There are so many reasons why I suggest you not build your house with the straw bales on edge. It’s hard to know where to start. I’ll just lay out the first ten that come to mind.
1. Strings on the exposed face mean no notching around posts and thus a thermal break at each post.
2. Bales are not sturdy. If you throw a bale off the stack it will land on the flat 99 out of 100 times, not on edge.
3. Any framing in the wall eliminates the running bond system, thus weakening the walls.
4. No weedwacking is possible to smooth the walls.
5. Running electrical is difficult because you have to cut chainsaw grooves around strings.
6. Corners are unsupported because you can’t notch the bales around the posts, therefore there is no overlap.
7. Niche construction means cutting the strings and weakening the wall.
8. The shape of the bales requires more stuffing when on edge.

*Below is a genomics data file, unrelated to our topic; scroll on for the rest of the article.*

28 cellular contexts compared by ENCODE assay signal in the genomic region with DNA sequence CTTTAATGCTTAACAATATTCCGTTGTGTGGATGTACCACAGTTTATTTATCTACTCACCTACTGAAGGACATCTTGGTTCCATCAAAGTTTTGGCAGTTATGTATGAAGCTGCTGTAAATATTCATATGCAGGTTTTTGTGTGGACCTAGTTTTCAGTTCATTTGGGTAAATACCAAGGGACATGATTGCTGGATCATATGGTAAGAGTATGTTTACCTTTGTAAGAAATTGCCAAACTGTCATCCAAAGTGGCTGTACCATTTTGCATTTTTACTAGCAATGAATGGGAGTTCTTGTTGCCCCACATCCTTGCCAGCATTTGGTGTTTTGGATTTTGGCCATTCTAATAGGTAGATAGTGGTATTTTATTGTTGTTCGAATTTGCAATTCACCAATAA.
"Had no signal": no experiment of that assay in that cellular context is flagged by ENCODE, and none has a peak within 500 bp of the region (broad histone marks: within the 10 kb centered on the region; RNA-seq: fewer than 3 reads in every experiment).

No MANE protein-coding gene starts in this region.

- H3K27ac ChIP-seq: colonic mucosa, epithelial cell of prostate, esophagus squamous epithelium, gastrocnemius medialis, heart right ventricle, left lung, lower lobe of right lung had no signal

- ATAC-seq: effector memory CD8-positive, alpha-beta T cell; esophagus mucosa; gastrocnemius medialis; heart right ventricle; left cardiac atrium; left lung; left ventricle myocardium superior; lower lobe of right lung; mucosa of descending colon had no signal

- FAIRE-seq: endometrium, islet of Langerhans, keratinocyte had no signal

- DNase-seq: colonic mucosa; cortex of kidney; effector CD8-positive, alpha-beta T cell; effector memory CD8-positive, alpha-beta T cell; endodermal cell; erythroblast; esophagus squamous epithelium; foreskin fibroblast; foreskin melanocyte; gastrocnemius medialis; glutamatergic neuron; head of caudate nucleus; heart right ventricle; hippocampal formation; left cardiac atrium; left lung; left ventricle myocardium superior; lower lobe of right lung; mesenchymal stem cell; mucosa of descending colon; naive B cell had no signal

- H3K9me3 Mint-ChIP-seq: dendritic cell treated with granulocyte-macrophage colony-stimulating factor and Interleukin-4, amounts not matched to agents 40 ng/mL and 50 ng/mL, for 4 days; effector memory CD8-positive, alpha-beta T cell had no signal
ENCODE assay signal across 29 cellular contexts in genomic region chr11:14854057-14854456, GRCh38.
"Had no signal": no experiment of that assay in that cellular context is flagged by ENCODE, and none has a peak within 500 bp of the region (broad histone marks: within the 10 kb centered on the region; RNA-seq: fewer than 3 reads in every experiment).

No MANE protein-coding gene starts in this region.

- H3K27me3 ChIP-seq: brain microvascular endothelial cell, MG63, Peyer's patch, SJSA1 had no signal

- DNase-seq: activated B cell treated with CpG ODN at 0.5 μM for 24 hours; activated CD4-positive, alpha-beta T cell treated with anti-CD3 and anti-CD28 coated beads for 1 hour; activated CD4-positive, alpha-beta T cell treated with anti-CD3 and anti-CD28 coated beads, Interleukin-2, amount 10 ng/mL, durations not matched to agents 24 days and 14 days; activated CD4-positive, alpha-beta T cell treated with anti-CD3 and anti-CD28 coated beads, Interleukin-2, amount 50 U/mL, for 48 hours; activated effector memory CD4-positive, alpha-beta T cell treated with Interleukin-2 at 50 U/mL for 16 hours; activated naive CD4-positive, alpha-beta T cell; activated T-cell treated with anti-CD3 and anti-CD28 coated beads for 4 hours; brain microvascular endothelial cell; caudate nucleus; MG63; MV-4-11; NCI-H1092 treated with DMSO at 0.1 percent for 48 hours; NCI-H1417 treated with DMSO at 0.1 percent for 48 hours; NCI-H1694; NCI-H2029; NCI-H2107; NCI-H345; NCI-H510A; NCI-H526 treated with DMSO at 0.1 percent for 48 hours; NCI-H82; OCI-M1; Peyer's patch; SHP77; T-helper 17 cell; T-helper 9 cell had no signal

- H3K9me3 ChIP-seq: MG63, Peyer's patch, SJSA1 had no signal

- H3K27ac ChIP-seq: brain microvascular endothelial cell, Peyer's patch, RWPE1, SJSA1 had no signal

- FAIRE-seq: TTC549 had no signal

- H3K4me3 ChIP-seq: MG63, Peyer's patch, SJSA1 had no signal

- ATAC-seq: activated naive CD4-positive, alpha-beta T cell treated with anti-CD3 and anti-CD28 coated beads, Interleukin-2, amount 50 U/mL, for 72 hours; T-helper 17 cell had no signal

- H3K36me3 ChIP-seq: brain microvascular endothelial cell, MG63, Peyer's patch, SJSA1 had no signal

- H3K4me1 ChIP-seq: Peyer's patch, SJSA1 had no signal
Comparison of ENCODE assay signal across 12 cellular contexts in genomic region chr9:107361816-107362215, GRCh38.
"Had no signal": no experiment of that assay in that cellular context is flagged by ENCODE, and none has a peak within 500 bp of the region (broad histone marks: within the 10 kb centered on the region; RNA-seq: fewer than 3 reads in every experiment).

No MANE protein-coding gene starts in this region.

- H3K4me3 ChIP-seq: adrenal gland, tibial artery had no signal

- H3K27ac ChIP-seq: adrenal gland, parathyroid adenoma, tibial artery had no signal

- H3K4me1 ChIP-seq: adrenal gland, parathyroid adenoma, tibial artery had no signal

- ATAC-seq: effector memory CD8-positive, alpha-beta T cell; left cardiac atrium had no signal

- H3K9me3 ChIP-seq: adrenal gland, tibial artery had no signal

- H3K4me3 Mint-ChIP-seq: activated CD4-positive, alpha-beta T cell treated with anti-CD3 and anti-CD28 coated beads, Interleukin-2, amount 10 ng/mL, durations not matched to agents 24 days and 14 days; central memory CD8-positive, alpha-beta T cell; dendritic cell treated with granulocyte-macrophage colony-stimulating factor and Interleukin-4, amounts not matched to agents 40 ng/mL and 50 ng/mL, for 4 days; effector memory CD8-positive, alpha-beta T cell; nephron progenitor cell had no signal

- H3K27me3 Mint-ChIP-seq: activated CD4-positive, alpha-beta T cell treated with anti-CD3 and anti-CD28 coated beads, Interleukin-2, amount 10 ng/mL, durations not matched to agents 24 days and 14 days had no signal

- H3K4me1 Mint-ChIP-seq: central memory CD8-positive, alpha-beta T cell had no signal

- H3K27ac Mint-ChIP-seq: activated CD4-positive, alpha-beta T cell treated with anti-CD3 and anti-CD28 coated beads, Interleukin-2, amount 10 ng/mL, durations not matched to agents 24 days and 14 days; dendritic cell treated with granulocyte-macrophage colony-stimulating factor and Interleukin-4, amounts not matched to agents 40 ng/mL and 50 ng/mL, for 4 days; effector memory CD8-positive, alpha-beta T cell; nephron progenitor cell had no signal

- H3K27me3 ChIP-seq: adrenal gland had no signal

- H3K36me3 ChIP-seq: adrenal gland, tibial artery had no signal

9. The exposed surface of the bale has less “tooth” for plaster than when the bales are stacked on the flat.
10. Wall settling may be more as the strength of the straw bale is not from side to side but from top to bottom.
Having worked with bales on edge on several occasions, I’m certain that I won’t do it again (if I have control of the project). The only reason I’ve heard as to why people think it’s a good idea and continue to do it is that it saves square footage because the bales are thinner in the walls this way. Let’s be realistic, you only save 4″ per wall and that’s not worth it in my opinion. If you plan to build with bales, you need to know that your walls will be thick. If that’s a problem for you, there are other building systems out there to consider or you can use a portable sawmill to rip your bales down by 4″ and then use them on the flat. That’s not ideal, but better than stacking on edge. I’ll write more about that process later.